Matthew Digiacomo posted to Pittsburgh Falconuts Facebook page, 17 June 2024

East Liberty Presbyterian Church, Pittsburgh: No photos available but Adam Knoerzer wrote yesterday, 18 June:

In E Liberty now — the young one was definitely flapping wings yesterday and exercising, and I can’t see a thing in the nest today. The female is perched much lower than usual today on the eastern face, and I wonder if perhaps the young one tried to fledge and is somewhere on a low roof.

The female is in a decidedly unusual spot for her — and she has some prey in her clutches but isn’t eating it. I did briefly hear vocalizing, but it wasn’t very long or intense.

I guess it’s possible that the chick is lying flat due to the heat or something, but yesterday it was pretty easy to see it anywhere due to its size.

— email from Adam Knoerzer, 18 June 2024, 6pm

West End Bridge, Ohio River: On 13 June Jeff Cieslak photographed a solo peregrine at the West End Bridge. It is banded Black/Green and appears to be “xC/20”. (The “x” means I can’t read that letter. Jeff digitally flipped the band rightside up.) Did I read the band correctly? Do any of you know this bird?

Banded peregrine at West End Bridge, 13 June 2024 (photo by Jeff Cieslak)

Rt 40 Bridge, West Brownsville, Monongahela River:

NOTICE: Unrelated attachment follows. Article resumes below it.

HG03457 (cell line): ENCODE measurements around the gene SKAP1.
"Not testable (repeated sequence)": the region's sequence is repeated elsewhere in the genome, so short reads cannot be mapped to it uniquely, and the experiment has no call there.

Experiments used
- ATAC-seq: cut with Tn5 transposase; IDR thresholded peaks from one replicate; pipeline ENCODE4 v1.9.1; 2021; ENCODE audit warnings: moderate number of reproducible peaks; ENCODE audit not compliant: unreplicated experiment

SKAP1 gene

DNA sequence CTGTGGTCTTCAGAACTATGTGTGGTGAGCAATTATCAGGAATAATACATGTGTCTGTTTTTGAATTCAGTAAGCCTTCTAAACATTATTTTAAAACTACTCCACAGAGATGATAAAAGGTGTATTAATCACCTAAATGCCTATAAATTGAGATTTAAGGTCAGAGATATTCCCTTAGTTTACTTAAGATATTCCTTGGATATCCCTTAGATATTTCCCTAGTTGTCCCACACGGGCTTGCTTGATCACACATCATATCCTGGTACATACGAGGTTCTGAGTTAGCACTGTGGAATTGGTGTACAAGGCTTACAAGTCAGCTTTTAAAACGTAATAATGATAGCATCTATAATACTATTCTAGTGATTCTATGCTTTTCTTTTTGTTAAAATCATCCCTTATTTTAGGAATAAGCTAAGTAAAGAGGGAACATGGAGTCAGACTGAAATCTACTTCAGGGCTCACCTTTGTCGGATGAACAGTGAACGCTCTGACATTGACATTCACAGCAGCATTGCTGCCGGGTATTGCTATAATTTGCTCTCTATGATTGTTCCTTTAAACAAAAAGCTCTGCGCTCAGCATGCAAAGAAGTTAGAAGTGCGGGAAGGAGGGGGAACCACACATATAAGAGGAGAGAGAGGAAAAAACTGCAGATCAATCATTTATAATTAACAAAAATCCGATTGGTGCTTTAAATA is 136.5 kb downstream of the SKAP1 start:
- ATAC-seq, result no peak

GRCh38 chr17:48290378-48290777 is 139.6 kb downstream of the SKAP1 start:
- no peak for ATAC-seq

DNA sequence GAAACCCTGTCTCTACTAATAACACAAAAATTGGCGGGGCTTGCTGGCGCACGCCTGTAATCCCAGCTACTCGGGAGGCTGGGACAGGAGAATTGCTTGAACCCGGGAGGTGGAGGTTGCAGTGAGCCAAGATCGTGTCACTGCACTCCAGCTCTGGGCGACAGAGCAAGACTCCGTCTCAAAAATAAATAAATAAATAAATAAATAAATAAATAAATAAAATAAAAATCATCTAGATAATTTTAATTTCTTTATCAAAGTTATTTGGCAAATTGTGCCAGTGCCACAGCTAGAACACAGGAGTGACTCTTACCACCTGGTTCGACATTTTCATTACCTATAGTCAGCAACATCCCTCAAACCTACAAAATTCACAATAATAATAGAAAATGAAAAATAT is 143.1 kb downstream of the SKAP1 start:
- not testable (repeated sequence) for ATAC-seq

On 1 June five birders visited the Rt 40 Bridge to watch the peregrine family of four. When Fred Kachmarik visited on the 9th and 15th of June the two youngsters were doing well.

There is a 60% mortality rate among peregrines in their first year of life so the loss of a chick is, unfortunately, an expected outcome.

American Kestrels Ready to Fledge

Screenshot from the Live Kestrelcam at CornellBirdCams

17 June 2024

Are you going through Falconcam withdrawal? Don’t despair. Four falcons in Wisconsin are still on camera and nearly ready to fledge.

Click on the image above or this link at Instagram for a brief video of American kestrel nestlings (Falco sparverius), the smallest falcon in North America.

See them Live on the Wisconsin Kestrel Cam below … WOW! That was fast! All of them fledged within a day of this article and the Live Stream is closed for the year. The kestrels say, “See you next year!”